September 4, 2013 / 9:17 AM / 4 years ago

Deutsche Bank's Jain says more industry consolidation inevitable

FRANKFURT, Sept 4 (Reuters) - Consolidation in the banking industry is inevitable, Deutsche Bank’s co-chief executive Anshu Jain said on Wednesday, as the costs of litigation and a raft of new rules change the economics of the financial services industry.

“There is a clear consolidation of the industry and there is a simplification of the business model,” Jain told a banking conference.

The banks which will survive going forward are either regional lenders, such as German savings banks, or banks with focused business models and a global presence, he said.

“There is a tremendous opportunity to take market share organically but, frankly, inorganically as well,” Jain said.

Asked what role Deutsche Bank could play in the consolidation, Jain said, “I think I was very clear that there is a lot of work that lies ahead for the banking industry and Deutsche Bank in particular”.

Deutsche Bank is still working on meeting global rules on capital and risk, Jain said, adding, “We are not at the finishing line.”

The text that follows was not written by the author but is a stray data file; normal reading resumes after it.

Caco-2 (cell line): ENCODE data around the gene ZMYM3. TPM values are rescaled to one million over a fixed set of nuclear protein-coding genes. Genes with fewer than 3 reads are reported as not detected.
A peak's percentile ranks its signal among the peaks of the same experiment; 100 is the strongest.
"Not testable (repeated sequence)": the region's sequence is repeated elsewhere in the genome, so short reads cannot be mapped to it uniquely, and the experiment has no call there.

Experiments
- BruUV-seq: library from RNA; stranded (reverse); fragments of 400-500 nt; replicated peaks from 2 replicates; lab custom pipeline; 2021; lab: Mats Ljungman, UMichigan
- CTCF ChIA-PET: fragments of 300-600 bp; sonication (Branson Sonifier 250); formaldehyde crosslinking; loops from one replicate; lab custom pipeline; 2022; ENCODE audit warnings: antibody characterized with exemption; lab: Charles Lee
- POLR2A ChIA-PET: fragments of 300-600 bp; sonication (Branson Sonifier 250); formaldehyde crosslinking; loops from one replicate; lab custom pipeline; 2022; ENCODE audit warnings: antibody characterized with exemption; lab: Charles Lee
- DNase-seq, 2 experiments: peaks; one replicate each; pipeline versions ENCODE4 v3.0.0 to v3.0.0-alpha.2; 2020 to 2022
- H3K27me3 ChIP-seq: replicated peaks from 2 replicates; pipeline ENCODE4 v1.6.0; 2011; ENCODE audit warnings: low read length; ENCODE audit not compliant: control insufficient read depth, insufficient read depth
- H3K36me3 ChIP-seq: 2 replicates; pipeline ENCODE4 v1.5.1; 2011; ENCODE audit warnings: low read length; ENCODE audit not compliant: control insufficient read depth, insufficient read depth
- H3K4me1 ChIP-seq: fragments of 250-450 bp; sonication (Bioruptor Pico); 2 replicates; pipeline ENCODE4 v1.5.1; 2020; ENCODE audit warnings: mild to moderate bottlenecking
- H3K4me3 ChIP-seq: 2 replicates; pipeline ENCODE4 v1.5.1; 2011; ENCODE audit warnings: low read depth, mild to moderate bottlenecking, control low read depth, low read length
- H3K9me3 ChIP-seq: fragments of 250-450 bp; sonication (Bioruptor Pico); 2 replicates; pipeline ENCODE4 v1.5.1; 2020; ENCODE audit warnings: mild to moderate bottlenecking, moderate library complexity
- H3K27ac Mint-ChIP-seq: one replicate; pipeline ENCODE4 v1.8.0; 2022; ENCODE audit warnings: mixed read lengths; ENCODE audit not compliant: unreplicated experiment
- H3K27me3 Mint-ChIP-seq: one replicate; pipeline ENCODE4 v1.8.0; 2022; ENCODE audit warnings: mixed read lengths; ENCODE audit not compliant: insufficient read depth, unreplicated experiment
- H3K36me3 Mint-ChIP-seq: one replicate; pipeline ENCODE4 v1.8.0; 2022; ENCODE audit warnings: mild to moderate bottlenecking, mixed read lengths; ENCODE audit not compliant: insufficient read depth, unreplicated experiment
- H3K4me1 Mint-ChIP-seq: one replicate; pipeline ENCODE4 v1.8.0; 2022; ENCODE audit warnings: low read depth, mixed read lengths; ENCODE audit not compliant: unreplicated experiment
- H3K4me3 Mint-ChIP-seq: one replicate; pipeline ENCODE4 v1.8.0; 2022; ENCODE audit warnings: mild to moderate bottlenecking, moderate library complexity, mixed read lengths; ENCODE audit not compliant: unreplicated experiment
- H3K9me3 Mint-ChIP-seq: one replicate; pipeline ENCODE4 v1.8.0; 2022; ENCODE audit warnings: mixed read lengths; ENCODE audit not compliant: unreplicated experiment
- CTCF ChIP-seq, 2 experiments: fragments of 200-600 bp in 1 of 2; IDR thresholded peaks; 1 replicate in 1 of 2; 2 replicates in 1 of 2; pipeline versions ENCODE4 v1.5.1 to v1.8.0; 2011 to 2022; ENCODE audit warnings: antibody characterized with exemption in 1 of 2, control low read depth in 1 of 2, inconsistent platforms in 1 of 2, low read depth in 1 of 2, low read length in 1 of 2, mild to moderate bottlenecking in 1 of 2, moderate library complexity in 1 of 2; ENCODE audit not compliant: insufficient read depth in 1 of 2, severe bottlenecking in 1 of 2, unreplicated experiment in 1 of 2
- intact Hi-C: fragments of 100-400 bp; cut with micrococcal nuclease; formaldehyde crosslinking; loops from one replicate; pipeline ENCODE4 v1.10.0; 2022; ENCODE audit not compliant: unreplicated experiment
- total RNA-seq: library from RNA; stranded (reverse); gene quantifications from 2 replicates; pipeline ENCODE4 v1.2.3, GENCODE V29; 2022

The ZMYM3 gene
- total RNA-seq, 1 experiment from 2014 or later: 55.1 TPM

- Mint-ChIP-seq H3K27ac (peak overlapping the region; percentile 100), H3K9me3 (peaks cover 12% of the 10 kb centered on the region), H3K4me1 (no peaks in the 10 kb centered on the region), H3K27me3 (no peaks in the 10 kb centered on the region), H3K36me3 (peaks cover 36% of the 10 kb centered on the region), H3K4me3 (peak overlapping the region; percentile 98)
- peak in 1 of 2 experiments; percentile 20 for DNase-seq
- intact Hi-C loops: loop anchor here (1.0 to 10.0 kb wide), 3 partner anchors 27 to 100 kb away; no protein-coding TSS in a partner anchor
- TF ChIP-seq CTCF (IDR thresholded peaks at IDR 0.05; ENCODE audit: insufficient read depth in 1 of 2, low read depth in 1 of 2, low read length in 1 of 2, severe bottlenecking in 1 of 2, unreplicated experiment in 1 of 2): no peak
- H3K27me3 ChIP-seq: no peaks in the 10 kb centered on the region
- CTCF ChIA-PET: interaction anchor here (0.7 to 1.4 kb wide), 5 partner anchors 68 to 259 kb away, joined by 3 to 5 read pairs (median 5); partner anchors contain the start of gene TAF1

While before the crisis it was difficult to differentiate between a state-controlled Landesbank and Deutsche Bank, the industry has now forced a change which will benefit banks with sound brands and strong capital bases, he said.

“No German bank is as global as we are, and no global bank is as German as we are,” Jain said.

Although consolidation is likely to continue, Jain said the industry still lacks a mechanism to make large banks safer.

“I will not stand here and pretend that the ‘too big to fail’ model has been solved,” Jain said, referring to the problem of how to shelter taxpayers from paying for a bailout.

“The entire sector has to get to the point, that no matter what takes place the odds that we will come back to the taxpayer will be reduced to nothing.”

Although some banks are too big to fail, Jain said there was a need for scale so that banks can operate on a global basis.

“There is a minium scale for efficiency. It is a little misleading to think you can be small and globally competitive,” he said.

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